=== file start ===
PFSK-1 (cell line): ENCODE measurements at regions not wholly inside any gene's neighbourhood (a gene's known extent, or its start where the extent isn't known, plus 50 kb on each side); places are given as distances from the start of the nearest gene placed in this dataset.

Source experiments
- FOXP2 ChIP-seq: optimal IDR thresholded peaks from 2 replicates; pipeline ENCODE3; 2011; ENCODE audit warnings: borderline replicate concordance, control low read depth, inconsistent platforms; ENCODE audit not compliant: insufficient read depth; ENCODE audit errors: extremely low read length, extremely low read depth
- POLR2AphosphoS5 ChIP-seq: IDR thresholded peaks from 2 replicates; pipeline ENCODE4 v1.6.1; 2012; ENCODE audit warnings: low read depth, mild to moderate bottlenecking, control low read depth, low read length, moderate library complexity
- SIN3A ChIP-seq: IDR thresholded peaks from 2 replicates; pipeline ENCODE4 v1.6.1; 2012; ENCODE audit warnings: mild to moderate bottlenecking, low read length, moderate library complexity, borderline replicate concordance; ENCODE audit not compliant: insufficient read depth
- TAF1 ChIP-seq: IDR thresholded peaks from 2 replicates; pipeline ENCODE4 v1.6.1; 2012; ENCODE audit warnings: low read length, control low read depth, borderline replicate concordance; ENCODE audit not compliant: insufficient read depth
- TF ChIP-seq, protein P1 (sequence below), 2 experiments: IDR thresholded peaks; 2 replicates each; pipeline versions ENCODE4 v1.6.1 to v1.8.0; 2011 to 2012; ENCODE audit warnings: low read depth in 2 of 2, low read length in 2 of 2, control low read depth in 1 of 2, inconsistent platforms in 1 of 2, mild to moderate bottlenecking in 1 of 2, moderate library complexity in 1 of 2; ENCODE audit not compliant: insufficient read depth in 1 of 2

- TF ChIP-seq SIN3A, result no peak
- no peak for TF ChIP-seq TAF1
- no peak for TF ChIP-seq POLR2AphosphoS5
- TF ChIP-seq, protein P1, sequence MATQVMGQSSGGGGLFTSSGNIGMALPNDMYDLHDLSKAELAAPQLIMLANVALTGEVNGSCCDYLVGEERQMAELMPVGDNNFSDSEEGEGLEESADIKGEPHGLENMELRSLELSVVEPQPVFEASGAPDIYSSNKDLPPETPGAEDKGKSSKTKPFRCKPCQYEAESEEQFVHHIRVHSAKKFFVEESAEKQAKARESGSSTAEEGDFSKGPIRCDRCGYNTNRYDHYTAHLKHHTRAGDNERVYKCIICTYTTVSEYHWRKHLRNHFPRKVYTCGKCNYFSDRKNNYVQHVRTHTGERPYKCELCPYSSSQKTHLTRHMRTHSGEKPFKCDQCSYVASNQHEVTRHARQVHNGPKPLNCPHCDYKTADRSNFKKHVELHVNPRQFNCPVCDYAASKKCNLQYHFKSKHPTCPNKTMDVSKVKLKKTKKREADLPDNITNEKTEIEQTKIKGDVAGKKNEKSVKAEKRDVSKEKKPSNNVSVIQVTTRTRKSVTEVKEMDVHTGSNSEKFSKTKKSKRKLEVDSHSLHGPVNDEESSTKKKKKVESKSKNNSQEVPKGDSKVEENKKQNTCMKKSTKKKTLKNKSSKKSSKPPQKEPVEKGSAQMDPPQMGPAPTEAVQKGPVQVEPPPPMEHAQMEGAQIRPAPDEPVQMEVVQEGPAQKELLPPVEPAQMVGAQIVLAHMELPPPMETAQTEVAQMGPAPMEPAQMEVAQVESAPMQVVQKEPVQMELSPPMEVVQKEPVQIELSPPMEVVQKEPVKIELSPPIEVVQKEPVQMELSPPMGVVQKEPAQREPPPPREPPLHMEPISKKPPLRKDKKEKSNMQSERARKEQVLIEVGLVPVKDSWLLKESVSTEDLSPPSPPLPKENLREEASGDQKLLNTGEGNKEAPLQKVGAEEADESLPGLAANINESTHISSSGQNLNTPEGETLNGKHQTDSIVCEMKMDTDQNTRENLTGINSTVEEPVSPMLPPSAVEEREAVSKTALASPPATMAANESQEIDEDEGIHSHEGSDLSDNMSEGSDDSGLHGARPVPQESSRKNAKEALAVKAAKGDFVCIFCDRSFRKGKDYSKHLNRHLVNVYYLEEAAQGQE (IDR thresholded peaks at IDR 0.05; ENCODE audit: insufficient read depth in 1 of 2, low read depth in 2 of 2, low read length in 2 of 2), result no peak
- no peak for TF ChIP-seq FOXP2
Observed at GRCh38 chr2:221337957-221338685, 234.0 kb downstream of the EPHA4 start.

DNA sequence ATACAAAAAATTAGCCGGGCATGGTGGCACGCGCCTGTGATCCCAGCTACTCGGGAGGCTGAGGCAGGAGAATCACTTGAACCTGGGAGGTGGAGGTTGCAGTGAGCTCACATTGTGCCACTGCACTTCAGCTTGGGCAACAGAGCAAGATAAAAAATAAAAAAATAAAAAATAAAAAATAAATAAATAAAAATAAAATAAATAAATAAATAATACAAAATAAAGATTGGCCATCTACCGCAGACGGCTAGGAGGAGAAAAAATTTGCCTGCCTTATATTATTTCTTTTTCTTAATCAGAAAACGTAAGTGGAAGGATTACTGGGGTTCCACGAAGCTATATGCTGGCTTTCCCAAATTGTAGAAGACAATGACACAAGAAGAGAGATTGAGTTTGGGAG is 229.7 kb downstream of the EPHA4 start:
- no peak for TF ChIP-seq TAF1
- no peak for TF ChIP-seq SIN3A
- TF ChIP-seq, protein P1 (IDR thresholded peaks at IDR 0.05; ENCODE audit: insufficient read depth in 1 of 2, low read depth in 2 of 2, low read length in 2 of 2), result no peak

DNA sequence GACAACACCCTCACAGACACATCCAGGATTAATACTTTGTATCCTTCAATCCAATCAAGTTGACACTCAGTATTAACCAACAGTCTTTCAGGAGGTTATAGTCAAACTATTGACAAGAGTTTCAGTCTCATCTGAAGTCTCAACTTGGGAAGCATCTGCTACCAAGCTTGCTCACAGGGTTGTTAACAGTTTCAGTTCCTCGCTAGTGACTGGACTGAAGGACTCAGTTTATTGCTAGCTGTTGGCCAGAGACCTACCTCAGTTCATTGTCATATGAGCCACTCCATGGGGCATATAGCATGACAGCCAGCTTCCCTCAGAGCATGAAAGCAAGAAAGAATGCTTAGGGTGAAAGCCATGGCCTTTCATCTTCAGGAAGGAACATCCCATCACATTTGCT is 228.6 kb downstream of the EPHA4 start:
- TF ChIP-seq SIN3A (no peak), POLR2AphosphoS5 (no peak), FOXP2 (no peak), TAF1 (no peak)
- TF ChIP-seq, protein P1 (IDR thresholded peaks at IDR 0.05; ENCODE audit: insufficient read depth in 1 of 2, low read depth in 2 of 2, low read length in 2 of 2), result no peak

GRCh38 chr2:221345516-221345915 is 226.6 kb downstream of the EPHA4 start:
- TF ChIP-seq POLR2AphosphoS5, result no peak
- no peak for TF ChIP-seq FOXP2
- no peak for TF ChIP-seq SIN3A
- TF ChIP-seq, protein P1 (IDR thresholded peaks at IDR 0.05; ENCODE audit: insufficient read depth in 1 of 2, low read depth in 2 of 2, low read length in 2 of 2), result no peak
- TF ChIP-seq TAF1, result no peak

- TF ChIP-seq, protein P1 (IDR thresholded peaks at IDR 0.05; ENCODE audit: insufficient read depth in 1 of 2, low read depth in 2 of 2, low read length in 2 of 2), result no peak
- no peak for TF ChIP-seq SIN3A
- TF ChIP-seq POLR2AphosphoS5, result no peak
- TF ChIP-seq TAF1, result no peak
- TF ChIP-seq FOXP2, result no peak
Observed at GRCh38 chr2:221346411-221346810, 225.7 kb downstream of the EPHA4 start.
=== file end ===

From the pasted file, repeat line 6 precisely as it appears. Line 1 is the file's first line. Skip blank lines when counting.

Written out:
- TAF1 ChIP-seq: IDR thresholded peaks from 2 replicates; pipeline ENCODE4 v1.6.1; 2012; ENCODE audit warnings: low read length, control low read depth, borderline replicate concordance; ENCODE audit not compliant: insufficient read depth